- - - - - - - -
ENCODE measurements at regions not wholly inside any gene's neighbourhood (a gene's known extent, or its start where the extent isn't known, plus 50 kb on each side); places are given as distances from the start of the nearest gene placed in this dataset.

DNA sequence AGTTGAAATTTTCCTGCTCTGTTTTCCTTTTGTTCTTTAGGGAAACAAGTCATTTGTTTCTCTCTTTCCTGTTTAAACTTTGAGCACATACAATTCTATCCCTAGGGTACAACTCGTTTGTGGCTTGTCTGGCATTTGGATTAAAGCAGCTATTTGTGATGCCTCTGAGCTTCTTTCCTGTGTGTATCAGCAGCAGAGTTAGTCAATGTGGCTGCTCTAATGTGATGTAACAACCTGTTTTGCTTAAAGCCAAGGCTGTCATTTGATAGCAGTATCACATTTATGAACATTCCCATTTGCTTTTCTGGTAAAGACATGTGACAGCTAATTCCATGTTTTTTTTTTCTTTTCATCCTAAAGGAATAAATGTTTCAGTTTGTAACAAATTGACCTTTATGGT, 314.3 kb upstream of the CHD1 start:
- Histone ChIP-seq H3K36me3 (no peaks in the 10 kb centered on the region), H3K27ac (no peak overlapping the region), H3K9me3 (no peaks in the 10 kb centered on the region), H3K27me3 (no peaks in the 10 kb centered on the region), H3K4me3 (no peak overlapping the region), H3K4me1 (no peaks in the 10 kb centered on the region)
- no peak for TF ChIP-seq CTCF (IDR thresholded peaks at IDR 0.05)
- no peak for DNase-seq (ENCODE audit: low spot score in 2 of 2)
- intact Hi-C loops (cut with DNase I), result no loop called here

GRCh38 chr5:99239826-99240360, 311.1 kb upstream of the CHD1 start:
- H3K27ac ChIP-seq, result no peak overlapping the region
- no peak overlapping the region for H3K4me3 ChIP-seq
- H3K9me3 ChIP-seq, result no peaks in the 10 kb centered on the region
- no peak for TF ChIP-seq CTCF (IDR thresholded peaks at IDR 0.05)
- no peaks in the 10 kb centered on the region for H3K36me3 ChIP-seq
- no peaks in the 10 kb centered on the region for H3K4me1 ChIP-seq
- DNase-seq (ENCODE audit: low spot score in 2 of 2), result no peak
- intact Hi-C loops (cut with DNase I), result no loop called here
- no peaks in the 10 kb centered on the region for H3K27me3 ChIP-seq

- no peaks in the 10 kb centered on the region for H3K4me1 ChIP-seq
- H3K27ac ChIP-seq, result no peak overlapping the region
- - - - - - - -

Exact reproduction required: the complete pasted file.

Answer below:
ENCODE measurements at regions not wholly inside any gene's neighbourhood (a gene's known extent, or its start where the extent isn't known, plus 50 kb on each side); places are given as distances from the start of the nearest gene placed in this dataset.

DNA sequence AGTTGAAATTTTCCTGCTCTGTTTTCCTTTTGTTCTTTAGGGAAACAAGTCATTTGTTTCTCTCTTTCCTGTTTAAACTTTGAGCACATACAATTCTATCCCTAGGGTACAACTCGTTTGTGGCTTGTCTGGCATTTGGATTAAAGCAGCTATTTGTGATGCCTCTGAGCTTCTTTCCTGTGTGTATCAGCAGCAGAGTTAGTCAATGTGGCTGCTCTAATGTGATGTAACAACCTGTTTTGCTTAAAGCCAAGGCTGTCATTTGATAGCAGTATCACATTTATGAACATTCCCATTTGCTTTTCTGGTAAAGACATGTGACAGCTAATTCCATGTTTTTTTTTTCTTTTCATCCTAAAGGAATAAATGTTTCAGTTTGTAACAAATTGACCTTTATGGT, 314.3 kb upstream of the CHD1 start:
- Histone ChIP-seq H3K36me3 (no peaks in the 10 kb centered on the region), H3K27ac (no peak overlapping the region), H3K9me3 (no peaks in the 10 kb centered on the region), H3K27me3 (no peaks in the 10 kb centered on the region), H3K4me3 (no peak overlapping the region), H3K4me1 (no peaks in the 10 kb centered on the region)
- no peak for TF ChIP-seq CTCF (IDR thresholded peaks at IDR 0.05)
- no peak for DNase-seq (ENCODE audit: low spot score in 2 of 2)
- intact Hi-C loops (cut with DNase I), result no loop called here

GRCh38 chr5:99239826-99240360, 311.1 kb upstream of the CHD1 start:
- H3K27ac ChIP-seq, result no peak overlapping the region
- no peak overlapping the region for H3K4me3 ChIP-seq
- H3K9me3 ChIP-seq, result no peaks in the 10 kb centered on the region
- no peak for TF ChIP-seq CTCF (IDR thresholded peaks at IDR 0.05)
- no peaks in the 10 kb centered on the region for H3K36me3 ChIP-seq
- no peaks in the 10 kb centered on the region for H3K4me1 ChIP-seq
- DNase-seq (ENCODE audit: low spot score in 2 of 2), result no peak
- intact Hi-C loops (cut with DNase I), result no loop called here
- no peaks in the 10 kb centered on the region for H3K27me3 ChIP-seq

- no peaks in the 10 kb centered on the region for H3K4me1 ChIP-seq
- H3K27ac ChIP-seq, result no peak overlapping the region